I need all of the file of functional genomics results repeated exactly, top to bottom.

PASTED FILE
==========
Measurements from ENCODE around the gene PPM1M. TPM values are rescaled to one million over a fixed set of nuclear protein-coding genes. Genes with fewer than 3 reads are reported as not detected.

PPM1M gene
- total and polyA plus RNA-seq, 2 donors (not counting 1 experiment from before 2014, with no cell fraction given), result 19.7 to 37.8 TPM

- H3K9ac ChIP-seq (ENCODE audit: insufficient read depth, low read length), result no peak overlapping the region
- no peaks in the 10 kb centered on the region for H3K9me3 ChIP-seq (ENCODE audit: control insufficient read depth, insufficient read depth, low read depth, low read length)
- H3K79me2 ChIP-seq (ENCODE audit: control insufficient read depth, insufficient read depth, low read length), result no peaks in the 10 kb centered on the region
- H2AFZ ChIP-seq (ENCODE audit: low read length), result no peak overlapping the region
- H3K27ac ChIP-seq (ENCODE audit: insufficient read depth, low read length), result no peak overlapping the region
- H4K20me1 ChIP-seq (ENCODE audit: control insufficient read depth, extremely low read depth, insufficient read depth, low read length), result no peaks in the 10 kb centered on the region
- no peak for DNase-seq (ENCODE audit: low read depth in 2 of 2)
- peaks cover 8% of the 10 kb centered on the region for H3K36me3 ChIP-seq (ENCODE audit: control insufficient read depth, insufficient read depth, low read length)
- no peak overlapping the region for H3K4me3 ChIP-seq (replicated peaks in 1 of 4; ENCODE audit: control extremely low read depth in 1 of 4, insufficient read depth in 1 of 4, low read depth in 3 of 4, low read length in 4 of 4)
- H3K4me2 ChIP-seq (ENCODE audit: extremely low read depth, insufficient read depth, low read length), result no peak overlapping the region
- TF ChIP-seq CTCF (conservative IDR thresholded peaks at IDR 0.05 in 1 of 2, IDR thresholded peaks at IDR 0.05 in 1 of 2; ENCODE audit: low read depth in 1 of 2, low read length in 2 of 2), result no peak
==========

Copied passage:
Measurements from ENCODE around the gene PPM1M. TPM values are rescaled to one million over a fixed set of nuclear protein-coding genes. Genes with fewer than 3 reads are reported as not detected.

PPM1M gene
- total and polyA plus RNA-seq, 2 donors (not counting 1 experiment from before 2014, with no cell fraction given), result 19.7 to 37.8 TPM

- H3K9ac ChIP-seq (ENCODE audit: insufficient read depth, low read length), result no peak overlapping the region
- no peaks in the 10 kb centered on the region for H3K9me3 ChIP-seq (ENCODE audit: control insufficient read depth, insufficient read depth, low read depth, low read length)
- H3K79me2 ChIP-seq (ENCODE audit: control insufficient read depth, insufficient read depth, low read length), result no peaks in the 10 kb centered on the region
- H2AFZ ChIP-seq (ENCODE audit: low read length), result no peak overlapping the region
- H3K27ac ChIP-seq (ENCODE audit: insufficient read depth, low read length), result no peak overlapping the region
- H4K20me1 ChIP-seq (ENCODE audit: control insufficient read depth, extremely low read depth, insufficient read depth, low read length), result no peaks in the 10 kb centered on the region
- no peak for DNase-seq (ENCODE audit: low read depth in 2 of 2)
- peaks cover 8% of the 10 kb centered on the region for H3K36me3 ChIP-seq (ENCODE audit: control insufficient read depth, insufficient read depth, low read length)
- no peak overlapping the region for H3K4me3 ChIP-seq (replicated peaks in 1 of 4; ENCODE audit: control extremely low read depth in 1 of 4, insufficient read depth in 1 of 4, low read depth in 3 of 4, low read length in 4 of 4)
- H3K4me2 ChIP-seq (ENCODE audit: extremely low read depth, insufficient read depth, low read length), result no peak overlapping the region
- TF ChIP-seq CTCF (conservative IDR thresholded peaks at IDR 0.05 in 1 of 2, IDR thresholded peaks at IDR 0.05 in 1 of 2; ENCODE audit: low read depth in 1 of 2, low read length in 2 of 2), result no peak